I recently received a message from the “Land of the Unexpected.”

That’s the nickname for Papua New Guinea, a tropical country near Australia, where my dad used to be a missionary and I went adventuring back in the 1980s.

The message was from Leslie Minduwa, 65, a pastor in the coastal town of Wewak.  

He initially wrote in Pidgin, but fortunately I remembered enough of the language to translate:

“Hey Brother! Good morning to you and your wife. I’m asking if you can help publicize in your newspaper some things my school needs. Thank you, brother. God be with you.”

Leslie, who is also fluent in English, went on to ask if I could round up some Abeka curriculum schoolbooks to send him.

“I have started early childhood classes and elementary school here and it has been very helpful to the children, but very limited resources as we borrowed a few copies from some missionaries,” he wrote.

I put out the word, and a friend from my church, Dana Freeman, donated lots of Abeka books she had used homeschooling her kids. My cousin Ronnie Volentine of Amite County made a generous contribution to the effort as well.

Angelyn and I sorted and weighed the books: 55 pounds. Then I called the post office to find out what it would cost to ship them surface, as I used to do when Dad was in New Guinea 40 years ago. Surface might take a few months but was affordable.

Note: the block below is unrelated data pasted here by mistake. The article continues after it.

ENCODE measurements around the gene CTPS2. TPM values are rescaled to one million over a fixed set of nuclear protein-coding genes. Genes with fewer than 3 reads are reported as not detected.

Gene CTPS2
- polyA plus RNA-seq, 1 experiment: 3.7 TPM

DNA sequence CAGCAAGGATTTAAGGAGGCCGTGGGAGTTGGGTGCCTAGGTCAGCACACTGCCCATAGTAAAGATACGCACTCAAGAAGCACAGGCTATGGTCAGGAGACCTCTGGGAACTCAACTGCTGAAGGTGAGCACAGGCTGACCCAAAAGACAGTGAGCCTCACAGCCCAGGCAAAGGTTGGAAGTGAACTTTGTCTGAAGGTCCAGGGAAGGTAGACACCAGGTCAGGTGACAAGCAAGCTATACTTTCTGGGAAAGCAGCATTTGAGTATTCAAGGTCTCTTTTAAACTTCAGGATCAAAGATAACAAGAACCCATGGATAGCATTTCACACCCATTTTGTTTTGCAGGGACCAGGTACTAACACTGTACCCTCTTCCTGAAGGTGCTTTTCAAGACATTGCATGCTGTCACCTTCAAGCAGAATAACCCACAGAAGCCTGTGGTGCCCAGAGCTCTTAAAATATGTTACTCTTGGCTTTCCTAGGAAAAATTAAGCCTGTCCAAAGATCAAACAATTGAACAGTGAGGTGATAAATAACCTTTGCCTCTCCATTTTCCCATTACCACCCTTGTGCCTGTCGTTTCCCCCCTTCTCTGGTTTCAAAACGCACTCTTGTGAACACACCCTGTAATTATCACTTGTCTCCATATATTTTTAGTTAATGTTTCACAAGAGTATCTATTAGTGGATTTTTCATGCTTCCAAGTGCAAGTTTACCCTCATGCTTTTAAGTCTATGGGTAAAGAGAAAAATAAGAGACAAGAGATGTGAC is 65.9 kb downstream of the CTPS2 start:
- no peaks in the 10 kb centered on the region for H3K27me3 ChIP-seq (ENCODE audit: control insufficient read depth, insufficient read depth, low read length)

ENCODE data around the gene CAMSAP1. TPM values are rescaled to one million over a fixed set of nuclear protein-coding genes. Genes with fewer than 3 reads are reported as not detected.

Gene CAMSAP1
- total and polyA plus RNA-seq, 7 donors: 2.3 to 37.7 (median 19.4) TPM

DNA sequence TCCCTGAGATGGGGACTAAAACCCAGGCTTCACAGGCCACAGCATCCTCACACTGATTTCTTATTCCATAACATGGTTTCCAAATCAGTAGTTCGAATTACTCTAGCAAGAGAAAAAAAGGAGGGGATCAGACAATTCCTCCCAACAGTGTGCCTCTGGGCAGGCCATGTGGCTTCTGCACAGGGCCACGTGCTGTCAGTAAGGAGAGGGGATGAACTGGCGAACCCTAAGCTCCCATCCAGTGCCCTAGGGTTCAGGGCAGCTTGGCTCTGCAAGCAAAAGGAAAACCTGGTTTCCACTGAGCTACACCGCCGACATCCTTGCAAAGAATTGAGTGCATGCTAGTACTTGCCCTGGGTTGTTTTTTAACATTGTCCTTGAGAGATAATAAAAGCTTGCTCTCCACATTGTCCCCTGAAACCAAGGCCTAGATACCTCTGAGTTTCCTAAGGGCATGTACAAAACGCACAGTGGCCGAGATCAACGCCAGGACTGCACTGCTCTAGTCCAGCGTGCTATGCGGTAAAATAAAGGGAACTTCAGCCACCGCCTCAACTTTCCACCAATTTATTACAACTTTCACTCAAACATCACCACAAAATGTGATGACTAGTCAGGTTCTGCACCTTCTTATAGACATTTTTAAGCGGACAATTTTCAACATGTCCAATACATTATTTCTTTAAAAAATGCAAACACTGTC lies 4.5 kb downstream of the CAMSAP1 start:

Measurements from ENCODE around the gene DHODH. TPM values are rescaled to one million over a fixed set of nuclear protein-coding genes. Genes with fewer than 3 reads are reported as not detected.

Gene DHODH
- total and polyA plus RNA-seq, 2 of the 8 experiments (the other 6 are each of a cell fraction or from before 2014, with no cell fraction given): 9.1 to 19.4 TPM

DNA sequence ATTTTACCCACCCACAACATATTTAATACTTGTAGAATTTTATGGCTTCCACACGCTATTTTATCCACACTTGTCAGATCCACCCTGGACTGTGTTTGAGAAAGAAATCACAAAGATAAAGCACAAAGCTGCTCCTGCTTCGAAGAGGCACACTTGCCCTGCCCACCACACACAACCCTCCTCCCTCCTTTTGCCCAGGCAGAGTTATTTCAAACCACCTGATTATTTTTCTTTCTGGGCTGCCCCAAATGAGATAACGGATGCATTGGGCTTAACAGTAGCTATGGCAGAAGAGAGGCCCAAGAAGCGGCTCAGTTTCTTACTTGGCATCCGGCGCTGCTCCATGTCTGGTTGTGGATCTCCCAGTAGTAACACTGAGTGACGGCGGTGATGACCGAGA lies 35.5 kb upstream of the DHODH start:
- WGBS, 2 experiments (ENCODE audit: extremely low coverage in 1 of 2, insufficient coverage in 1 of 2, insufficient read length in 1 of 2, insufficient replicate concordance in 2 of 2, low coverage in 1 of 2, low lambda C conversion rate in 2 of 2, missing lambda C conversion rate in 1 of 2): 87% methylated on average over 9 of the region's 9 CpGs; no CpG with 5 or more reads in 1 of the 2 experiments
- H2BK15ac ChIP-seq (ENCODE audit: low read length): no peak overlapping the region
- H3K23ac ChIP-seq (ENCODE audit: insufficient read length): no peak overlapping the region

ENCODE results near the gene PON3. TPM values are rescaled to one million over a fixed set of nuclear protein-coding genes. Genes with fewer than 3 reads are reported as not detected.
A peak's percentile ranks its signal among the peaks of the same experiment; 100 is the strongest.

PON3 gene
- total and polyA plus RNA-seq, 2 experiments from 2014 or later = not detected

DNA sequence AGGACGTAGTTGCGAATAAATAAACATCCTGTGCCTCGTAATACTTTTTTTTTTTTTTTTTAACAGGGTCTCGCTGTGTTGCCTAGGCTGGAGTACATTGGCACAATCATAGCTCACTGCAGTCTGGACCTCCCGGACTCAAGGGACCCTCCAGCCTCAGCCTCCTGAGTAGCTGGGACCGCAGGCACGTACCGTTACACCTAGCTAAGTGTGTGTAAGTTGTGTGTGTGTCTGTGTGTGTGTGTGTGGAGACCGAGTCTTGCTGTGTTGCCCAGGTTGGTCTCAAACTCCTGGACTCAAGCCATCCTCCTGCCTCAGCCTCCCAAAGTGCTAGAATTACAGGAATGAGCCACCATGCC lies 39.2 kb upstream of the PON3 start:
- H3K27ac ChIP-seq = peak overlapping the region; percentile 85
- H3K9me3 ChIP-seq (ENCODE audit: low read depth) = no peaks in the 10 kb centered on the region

I was shocked to learn there is no more surface mail through the post office. The U.S. Postal Service partners with Fed-Ex to ship overseas via air only. And for this shipment, the postage would be $750. Yes, $750 to mail 55 pounds of used school books!

I checked with UPS, but it doesn’t ship to New Guinea, Another company wanted to charge me $1 just to find out what its rates would be.  

I even tried calling Abeka for advice but couldn’t get through to a person.

Next I messaged missionary David Sitton for advice. David, who now lives in Texas, introduced me to Leslie in 1985.

David suggested finding someone planning either to go over there or to send a shipping container — a long shot, to say the least.

Land of adventure

I met David in 1981 when I traveled to Papua New Guinea to visit Dad. David and I made a long trek to a remote mountain tribe and barely got out with our lives.

In 1985, I returned for more adventure, and this time Leslie joined us on a long trek in the wild mountains east of Telefomin.

In 1991, David brought Leslie here and I took him on a canoe trip into Mississippi’s own wilds, down Black Creek.

Woods and rivers are nothing new to Leslie, who grew up on the Sepik River and has hosted many missionaries there.

“I took couple of Australia missionaries up the Sepik River by dugout canoe one night. It was pitch dark,” he recalled. “We locals had in mind hunting crocodiles on the way up.

“The poor Australians didn’t know a thing as we spotted the crocodile and a hunter dove into the water in the darkness and grabbed the crocodile and threw it into the canoe.

“You know what? All the Australians jumped into the water in total darkness in fear of the crocodile in the canoe. We had to call them back into the canoe as the bigger croc was still in the water. They busted into the canoe like rockets launched into space.”